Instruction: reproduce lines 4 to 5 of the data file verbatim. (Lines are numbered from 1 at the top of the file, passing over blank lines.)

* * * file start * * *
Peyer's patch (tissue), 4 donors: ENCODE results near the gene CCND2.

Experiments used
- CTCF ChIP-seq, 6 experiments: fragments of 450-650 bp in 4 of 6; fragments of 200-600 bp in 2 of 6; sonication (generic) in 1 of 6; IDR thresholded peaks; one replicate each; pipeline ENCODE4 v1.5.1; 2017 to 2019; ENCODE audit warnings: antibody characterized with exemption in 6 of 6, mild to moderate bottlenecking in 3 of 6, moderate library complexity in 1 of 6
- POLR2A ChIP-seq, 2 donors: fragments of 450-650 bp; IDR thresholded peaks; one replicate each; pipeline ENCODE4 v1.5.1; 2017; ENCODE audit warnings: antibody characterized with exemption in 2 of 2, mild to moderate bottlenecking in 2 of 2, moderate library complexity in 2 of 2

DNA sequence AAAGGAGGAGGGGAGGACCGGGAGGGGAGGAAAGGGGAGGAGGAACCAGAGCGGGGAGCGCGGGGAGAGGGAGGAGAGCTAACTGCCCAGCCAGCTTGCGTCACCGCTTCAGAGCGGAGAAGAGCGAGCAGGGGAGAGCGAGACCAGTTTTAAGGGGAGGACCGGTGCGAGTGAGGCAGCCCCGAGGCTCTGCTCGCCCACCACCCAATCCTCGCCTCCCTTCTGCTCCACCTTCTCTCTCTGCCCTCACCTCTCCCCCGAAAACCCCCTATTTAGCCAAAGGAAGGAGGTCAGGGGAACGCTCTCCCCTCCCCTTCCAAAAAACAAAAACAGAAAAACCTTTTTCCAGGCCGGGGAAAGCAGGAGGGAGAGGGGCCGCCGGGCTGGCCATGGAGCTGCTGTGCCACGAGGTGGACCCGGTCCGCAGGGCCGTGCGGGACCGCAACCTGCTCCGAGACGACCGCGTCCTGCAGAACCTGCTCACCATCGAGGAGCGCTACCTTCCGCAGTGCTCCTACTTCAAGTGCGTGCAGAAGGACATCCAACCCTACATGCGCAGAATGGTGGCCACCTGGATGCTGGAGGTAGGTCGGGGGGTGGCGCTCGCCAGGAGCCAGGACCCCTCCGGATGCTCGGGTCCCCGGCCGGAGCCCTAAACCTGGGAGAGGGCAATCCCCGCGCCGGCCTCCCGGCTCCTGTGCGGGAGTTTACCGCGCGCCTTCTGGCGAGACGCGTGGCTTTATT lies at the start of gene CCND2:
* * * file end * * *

- POLR2A ChIP-seq, 2 donors: fragments of 450-650 bp; IDR thresholded peaks; one replicate each; pipeline ENCODE4 v1.5.1; 2017; ENCODE audit warnings: antibody characterized with exemption in 2 of 2, mild to moderate bottlenecking in 2 of 2, moderate library complexity in 2 of 2

DNA sequence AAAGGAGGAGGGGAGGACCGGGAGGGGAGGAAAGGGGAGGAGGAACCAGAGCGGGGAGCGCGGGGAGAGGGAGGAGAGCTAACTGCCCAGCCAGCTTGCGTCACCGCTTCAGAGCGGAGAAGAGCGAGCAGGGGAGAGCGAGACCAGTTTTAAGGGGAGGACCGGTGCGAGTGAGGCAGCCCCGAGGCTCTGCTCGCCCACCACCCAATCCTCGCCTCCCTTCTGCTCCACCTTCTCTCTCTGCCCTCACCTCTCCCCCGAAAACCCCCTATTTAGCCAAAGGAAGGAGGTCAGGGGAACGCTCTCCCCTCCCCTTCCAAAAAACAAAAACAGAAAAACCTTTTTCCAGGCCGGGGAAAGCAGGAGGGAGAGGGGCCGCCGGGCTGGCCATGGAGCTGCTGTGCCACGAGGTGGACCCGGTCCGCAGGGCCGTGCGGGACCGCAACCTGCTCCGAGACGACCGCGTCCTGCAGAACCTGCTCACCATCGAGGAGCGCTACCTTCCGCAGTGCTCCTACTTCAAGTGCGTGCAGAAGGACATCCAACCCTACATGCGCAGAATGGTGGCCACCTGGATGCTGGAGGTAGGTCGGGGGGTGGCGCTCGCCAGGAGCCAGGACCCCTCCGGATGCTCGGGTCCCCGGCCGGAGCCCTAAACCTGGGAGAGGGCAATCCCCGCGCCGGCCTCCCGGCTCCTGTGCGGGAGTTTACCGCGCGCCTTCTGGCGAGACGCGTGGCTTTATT lies at the start of gene CCND2: